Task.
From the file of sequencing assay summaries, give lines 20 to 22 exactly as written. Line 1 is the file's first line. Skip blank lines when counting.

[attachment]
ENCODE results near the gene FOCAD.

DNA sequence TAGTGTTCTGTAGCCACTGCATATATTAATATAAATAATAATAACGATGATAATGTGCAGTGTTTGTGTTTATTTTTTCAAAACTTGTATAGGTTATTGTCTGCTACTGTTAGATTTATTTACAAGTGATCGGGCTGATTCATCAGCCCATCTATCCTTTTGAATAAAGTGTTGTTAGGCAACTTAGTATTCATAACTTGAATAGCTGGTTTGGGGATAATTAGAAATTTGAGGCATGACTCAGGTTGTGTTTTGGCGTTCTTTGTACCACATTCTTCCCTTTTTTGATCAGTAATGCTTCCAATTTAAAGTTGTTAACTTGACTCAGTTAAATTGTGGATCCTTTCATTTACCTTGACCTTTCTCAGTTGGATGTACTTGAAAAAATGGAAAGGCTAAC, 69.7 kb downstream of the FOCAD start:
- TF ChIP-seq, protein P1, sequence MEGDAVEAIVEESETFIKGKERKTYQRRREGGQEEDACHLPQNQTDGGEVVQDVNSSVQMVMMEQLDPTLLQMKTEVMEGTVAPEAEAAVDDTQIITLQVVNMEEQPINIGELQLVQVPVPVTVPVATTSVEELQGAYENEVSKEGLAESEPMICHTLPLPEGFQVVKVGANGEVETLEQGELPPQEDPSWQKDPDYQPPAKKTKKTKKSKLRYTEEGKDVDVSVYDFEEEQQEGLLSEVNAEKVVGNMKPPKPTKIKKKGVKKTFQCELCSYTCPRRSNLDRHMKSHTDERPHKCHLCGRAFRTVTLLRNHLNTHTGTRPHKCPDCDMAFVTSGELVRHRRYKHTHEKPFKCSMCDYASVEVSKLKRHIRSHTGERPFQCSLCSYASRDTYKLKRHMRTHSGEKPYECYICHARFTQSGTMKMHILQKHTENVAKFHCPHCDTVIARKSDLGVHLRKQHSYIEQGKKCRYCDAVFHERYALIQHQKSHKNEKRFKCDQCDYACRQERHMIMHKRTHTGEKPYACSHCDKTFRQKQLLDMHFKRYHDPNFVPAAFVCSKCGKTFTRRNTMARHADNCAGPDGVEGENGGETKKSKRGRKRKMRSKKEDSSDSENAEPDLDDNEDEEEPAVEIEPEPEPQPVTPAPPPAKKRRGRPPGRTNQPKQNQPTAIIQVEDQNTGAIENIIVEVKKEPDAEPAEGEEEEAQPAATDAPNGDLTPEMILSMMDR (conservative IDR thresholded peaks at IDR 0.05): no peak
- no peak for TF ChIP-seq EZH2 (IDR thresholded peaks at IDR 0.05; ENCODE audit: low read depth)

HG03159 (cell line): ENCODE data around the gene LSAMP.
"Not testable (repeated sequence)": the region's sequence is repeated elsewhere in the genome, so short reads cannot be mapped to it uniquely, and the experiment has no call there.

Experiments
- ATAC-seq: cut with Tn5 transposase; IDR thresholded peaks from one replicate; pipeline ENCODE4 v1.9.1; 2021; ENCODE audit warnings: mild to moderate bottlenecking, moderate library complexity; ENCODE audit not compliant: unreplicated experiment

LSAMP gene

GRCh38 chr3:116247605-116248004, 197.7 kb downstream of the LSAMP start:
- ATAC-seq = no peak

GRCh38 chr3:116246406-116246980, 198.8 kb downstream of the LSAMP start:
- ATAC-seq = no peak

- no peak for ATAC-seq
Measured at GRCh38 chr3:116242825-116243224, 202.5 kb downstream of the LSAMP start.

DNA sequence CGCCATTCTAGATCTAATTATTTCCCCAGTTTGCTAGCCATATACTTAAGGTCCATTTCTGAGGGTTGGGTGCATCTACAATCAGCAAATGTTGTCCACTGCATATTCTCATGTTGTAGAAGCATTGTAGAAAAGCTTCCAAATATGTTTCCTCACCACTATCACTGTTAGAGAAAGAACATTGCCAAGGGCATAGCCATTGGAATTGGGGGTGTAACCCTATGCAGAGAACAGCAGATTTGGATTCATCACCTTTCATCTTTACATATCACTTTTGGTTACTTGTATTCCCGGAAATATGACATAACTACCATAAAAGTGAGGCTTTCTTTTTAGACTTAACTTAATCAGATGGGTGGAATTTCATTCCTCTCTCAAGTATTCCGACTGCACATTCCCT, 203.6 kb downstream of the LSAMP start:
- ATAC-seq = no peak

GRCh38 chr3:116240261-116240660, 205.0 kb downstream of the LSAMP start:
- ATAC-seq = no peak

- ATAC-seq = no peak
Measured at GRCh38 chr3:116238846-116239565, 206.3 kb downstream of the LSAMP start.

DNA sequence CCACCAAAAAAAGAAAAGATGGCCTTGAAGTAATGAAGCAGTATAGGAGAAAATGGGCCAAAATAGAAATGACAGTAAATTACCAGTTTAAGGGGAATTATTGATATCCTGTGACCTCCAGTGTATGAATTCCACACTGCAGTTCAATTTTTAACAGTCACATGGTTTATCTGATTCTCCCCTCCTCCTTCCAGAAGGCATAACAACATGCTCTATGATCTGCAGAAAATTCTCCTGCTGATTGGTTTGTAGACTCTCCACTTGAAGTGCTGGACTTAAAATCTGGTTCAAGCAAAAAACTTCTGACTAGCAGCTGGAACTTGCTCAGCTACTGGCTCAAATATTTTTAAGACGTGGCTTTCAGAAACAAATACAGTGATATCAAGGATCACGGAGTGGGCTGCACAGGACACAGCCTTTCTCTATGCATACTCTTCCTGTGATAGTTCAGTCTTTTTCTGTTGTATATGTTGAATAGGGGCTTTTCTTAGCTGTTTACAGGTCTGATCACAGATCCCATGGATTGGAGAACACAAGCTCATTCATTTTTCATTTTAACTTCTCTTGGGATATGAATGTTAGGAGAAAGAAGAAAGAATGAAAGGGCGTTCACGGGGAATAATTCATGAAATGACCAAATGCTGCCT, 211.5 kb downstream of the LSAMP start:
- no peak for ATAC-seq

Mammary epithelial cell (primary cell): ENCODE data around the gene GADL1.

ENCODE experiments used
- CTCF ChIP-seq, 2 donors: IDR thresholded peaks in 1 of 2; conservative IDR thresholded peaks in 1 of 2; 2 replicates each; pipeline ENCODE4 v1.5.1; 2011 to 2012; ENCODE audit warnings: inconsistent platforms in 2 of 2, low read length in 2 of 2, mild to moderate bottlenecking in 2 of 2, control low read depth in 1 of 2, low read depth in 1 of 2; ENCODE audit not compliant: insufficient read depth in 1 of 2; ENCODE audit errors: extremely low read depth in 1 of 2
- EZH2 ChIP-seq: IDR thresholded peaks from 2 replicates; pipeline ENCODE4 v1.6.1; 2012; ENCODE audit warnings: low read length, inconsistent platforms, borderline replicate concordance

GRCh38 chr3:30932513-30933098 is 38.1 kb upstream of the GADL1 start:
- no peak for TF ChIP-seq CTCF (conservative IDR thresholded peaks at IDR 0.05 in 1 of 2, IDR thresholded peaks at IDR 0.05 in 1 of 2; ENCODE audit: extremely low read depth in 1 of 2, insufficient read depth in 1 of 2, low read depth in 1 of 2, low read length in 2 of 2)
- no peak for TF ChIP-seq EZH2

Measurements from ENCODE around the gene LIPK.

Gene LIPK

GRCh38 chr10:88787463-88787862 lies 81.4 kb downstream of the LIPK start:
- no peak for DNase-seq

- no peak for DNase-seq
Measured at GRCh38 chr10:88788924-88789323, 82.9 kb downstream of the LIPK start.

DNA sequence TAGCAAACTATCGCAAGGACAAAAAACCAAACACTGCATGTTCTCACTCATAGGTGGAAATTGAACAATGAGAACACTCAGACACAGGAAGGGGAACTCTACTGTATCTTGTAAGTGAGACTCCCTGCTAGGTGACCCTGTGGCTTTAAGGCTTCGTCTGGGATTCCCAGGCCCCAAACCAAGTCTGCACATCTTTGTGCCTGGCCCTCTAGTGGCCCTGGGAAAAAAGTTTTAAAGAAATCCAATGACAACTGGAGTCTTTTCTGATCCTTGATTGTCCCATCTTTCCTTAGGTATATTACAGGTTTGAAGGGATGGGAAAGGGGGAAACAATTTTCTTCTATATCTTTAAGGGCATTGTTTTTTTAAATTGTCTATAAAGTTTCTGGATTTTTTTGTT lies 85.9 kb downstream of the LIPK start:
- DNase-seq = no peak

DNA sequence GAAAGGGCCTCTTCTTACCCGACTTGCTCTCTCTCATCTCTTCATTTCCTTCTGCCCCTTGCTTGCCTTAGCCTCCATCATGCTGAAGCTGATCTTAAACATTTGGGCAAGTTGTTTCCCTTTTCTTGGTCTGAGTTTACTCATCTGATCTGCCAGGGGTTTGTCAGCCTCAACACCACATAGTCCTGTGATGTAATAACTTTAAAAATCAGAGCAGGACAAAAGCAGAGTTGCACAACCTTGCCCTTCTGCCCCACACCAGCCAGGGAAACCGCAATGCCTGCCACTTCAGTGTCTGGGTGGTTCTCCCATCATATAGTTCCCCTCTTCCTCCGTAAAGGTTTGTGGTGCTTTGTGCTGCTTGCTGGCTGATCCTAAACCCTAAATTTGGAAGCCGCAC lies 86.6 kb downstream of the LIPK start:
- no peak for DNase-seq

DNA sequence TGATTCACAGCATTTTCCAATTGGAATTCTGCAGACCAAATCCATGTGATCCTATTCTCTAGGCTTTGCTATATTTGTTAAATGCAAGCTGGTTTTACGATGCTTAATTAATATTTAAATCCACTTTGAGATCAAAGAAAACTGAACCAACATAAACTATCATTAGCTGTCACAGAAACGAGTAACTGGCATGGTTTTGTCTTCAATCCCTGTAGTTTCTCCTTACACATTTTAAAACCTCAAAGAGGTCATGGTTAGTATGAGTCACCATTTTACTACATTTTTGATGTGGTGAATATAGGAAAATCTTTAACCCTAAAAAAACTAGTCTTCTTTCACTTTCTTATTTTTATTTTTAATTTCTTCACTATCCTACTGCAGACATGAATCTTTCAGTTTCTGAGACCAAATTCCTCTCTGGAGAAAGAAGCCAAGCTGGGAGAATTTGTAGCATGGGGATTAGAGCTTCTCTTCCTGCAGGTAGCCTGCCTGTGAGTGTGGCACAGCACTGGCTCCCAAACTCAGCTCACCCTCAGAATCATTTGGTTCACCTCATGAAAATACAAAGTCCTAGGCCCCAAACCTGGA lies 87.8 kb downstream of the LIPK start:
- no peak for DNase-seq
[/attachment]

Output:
- ATAC-seq = no peak
Measured at GRCh38 chr3:116238846-116239565, 206.3 kb downstream of the LSAMP start.

DNA sequence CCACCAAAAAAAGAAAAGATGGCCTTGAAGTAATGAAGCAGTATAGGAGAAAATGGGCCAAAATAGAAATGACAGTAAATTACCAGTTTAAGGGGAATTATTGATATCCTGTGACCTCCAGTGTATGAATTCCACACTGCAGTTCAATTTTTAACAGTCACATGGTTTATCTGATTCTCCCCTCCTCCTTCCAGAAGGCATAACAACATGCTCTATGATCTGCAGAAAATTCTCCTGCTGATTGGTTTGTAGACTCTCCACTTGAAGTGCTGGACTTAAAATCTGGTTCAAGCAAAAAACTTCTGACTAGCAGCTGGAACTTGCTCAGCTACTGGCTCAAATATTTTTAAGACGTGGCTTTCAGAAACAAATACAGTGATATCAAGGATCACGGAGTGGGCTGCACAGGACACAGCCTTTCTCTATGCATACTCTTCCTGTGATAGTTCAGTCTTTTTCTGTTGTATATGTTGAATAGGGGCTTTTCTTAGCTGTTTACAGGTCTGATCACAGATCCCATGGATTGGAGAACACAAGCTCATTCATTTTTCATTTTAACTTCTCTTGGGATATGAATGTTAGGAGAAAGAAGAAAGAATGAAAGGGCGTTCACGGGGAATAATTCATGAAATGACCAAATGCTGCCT, 211.5 kb downstream of the LSAMP start: